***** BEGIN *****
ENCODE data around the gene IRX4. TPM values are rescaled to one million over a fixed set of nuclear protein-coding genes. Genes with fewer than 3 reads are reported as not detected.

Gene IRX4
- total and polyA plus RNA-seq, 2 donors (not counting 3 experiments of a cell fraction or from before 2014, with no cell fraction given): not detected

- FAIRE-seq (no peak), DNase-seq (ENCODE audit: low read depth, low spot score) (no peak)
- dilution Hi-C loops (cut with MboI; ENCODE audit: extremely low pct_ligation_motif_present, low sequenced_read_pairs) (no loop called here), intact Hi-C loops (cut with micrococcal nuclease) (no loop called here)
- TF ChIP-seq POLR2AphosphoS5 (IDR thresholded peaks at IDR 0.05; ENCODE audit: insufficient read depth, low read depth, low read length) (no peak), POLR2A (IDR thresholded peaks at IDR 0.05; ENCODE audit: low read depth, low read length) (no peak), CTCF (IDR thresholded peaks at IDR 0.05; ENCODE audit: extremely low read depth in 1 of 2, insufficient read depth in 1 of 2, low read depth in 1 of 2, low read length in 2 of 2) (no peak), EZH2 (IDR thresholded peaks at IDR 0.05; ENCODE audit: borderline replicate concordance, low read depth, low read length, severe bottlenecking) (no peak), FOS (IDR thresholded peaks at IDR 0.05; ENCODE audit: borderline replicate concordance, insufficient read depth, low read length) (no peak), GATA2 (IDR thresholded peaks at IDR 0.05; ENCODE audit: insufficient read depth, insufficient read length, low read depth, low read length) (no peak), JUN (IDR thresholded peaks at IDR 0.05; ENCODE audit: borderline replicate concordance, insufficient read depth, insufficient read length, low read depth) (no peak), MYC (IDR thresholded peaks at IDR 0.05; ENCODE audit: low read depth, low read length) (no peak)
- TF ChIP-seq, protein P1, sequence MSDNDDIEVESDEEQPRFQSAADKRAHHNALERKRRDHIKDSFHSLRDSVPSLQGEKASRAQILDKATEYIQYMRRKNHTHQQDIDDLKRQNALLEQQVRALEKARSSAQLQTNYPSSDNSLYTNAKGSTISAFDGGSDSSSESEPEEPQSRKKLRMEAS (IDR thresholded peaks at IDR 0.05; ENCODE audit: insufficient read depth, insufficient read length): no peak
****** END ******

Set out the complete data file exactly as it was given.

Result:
ENCODE data around the gene IRX4. TPM values are rescaled to one million over a fixed set of nuclear protein-coding genes. Genes with fewer than 3 reads are reported as not detected.

Gene IRX4
- total and polyA plus RNA-seq, 2 donors (not counting 3 experiments of a cell fraction or from before 2014, with no cell fraction given): not detected

- FAIRE-seq (no peak), DNase-seq (ENCODE audit: low read depth, low spot score) (no peak)
- dilution Hi-C loops (cut with MboI; ENCODE audit: extremely low pct_ligation_motif_present, low sequenced_read_pairs) (no loop called here), intact Hi-C loops (cut with micrococcal nuclease) (no loop called here)
- TF ChIP-seq POLR2AphosphoS5 (IDR thresholded peaks at IDR 0.05; ENCODE audit: insufficient read depth, low read depth, low read length) (no peak), POLR2A (IDR thresholded peaks at IDR 0.05; ENCODE audit: low read depth, low read length) (no peak), CTCF (IDR thresholded peaks at IDR 0.05; ENCODE audit: extremely low read depth in 1 of 2, insufficient read depth in 1 of 2, low read depth in 1 of 2, low read length in 2 of 2) (no peak), EZH2 (IDR thresholded peaks at IDR 0.05; ENCODE audit: borderline replicate concordance, low read depth, low read length, severe bottlenecking) (no peak), FOS (IDR thresholded peaks at IDR 0.05; ENCODE audit: borderline replicate concordance, insufficient read depth, low read length) (no peak), GATA2 (IDR thresholded peaks at IDR 0.05; ENCODE audit: insufficient read depth, insufficient read length, low read depth, low read length) (no peak), JUN (IDR thresholded peaks at IDR 0.05; ENCODE audit: borderline replicate concordance, insufficient read depth, insufficient read length, low read depth) (no peak), MYC (IDR thresholded peaks at IDR 0.05; ENCODE audit: low read depth, low read length) (no peak)
- TF ChIP-seq, protein P1, sequence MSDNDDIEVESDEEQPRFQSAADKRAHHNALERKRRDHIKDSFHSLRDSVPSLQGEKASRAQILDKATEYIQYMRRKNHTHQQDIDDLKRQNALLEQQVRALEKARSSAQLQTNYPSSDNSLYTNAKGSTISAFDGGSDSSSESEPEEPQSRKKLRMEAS (IDR thresholded peaks at IDR 0.05; ENCODE audit: insufficient read depth, insufficient read length): no peak